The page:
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1st Aug 2021

Journalists at risk despite fall in war fatalities

  • Turkey led the way in journalist detentions in Europe (Photo: Reuters)

Fewer journalists were killed in the line of work in the past year, but targeted killings and state detentions grew, a leading NGO has noted.

The two deaths in Europe came in Northern Ireland and Ukraine, while Turkey continued to jail press in alarming numbers, the Paris-based Reporters Without Borders noted in a report out on Tuesday (17 December).

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  • Syria, in EU neighbourhood, was deadliest conflict (Photo: Reuters/Omar Sanadiki)

Northern Irish journalist Lyra McKee died in crossfire in April in a sectarian clash in the town of Derry in "a reminder of the vulnerability of reporters ... covering such moments of public anger and confusion," it said.

And Ukrainian journalist Vadym Komarov was beaten to death in May in the town of Cherkasy, highlighting the fact that "outside war zones, the other great threat to journalists is ... organised crime".

At the same time, Turkey put 25 journalists behind bars and prosecuted dozens of other media representatives on charges of terrorist affiliations or insulting the president.

Turkey's war on Kurdish forces in Syria also killed two journalists and a Russian air strike in the Syrian town of Idlib killed another reporter in the EU neighbourhood.

The number of journalists killed worldwide fell to 49 - the lowest since 2003.

But that came from a steep fall in deaths from war reporting, while the number of journalists who were "murdered or deliberately targeted" for their work grew to 63 percent of all victims.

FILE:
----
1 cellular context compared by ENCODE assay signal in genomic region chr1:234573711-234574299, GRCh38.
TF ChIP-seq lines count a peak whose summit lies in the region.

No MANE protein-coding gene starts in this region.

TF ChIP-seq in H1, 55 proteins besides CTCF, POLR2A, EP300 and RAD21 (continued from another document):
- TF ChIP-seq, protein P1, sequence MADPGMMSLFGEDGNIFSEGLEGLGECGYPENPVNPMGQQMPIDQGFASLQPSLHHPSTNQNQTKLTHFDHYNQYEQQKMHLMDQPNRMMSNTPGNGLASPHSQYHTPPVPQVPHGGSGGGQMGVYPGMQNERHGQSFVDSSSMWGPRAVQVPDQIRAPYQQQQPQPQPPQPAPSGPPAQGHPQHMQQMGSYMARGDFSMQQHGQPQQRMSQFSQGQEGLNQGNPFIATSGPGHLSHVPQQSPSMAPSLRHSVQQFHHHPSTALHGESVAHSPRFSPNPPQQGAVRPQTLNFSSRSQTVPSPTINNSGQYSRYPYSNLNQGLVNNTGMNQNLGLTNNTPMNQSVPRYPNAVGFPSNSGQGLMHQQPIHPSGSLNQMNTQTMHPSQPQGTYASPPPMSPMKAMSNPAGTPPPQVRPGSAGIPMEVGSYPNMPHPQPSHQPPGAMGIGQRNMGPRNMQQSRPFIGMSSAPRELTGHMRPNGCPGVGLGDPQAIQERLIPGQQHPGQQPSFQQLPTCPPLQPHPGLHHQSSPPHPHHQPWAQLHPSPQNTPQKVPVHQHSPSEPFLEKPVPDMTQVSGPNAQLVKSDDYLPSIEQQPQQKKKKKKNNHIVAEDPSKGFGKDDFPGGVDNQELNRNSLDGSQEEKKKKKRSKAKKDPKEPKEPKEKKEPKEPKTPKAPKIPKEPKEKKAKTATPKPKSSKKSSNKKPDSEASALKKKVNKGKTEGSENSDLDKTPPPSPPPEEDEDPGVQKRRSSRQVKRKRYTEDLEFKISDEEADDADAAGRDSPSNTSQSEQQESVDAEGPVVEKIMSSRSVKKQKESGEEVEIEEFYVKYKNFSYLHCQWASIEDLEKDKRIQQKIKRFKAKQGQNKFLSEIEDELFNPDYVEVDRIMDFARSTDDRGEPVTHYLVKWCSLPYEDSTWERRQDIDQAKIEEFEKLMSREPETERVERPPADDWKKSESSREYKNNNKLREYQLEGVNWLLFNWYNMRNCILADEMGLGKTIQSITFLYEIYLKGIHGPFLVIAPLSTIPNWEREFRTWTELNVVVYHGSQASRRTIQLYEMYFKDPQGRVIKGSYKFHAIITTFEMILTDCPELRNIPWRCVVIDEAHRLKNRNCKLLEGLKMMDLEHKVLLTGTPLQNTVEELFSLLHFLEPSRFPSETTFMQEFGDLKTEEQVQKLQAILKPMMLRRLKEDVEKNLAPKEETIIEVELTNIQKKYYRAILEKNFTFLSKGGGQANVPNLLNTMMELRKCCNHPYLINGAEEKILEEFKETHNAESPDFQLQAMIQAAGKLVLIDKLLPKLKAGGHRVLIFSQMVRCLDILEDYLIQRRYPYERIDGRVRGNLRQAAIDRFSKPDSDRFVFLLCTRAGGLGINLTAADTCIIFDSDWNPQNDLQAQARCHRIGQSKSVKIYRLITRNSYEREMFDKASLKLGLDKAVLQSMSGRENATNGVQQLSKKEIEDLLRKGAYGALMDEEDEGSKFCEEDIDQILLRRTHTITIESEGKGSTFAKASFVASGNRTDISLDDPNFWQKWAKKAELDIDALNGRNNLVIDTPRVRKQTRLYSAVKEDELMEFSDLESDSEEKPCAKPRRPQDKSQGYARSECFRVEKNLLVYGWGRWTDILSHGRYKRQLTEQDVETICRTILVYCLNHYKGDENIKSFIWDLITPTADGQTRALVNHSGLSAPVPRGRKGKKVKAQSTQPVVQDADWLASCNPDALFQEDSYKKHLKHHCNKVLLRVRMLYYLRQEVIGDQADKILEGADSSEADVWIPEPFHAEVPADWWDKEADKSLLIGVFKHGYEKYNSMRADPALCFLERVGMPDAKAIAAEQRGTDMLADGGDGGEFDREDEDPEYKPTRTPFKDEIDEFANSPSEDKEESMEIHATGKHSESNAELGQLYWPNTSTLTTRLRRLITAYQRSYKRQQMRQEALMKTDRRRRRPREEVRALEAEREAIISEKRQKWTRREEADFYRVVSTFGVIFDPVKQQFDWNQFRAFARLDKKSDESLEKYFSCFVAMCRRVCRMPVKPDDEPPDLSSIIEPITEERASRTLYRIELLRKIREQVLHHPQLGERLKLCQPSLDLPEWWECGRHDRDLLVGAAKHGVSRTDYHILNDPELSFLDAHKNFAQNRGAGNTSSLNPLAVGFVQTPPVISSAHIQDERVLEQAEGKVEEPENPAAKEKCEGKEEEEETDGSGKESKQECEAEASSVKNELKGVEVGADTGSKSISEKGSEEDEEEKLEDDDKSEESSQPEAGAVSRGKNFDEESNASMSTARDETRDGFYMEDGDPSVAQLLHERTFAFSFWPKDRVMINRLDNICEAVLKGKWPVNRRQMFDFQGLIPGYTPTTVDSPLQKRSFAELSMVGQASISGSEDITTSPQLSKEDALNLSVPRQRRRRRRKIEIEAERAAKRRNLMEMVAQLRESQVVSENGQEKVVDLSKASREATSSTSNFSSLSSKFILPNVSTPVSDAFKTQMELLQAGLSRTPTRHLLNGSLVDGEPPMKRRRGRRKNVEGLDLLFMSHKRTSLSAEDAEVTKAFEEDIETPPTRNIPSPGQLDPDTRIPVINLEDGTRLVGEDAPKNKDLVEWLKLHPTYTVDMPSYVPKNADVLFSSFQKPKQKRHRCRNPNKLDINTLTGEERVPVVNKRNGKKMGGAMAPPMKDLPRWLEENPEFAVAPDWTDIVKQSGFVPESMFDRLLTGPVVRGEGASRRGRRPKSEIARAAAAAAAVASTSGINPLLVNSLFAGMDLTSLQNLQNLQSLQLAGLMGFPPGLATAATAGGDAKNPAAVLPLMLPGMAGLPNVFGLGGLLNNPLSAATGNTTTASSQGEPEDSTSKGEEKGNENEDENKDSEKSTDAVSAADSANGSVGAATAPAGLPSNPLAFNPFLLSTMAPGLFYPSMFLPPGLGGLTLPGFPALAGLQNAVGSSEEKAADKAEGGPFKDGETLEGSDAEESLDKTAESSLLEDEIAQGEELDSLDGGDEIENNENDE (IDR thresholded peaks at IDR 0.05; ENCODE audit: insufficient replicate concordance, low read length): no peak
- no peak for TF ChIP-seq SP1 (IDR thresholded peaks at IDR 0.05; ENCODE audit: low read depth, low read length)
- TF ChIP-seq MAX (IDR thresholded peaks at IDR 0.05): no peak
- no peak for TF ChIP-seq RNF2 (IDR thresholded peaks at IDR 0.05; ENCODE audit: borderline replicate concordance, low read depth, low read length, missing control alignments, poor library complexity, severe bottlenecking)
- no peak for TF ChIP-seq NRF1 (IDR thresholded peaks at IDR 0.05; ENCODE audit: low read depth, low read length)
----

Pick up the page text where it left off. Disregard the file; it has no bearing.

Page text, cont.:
The war reporting fall came partly due to fewer correspondents covering conflicts in Afghanistan, Syria, and Yemen because of security conditions, further blunting the good news.

Mexico broke records by having the highest number of journalist killings (10) of any country not at war, the same figure as in Syria.

And state repression tightened its grip around the globe, with 389 journalists being held in connection with their work at the start of December 2019, 12 percent more than the year before.

China led the way in world jailings, putting 120 journalists in prison, double the figure for 2018.

They included Ilham Tohti, who won a European Parliament prize for covering China's crackdown on its Uyghur minority, and Lu Guang, who has won the World Press Photo prize in The Hague three times in recent years.

Having Western press credentials also did little to help others closer to home, Tuesday's report indicated, with fighters in the Russia-occupied Donetsk in eastern Ukraine snatching Stanislav Aseyev, who had covered the conflict for US news group Radio Free Europe/Radio Liberty, as a hostage in August.

Journalism hit hard by corona crisis

An already fragile business model for journalism might be dealt a lethal blow in the corona crisis. And the freedom of the press itself is coming under extreme pressure, as governments take swift and debilitating measures fighting the pandemic.

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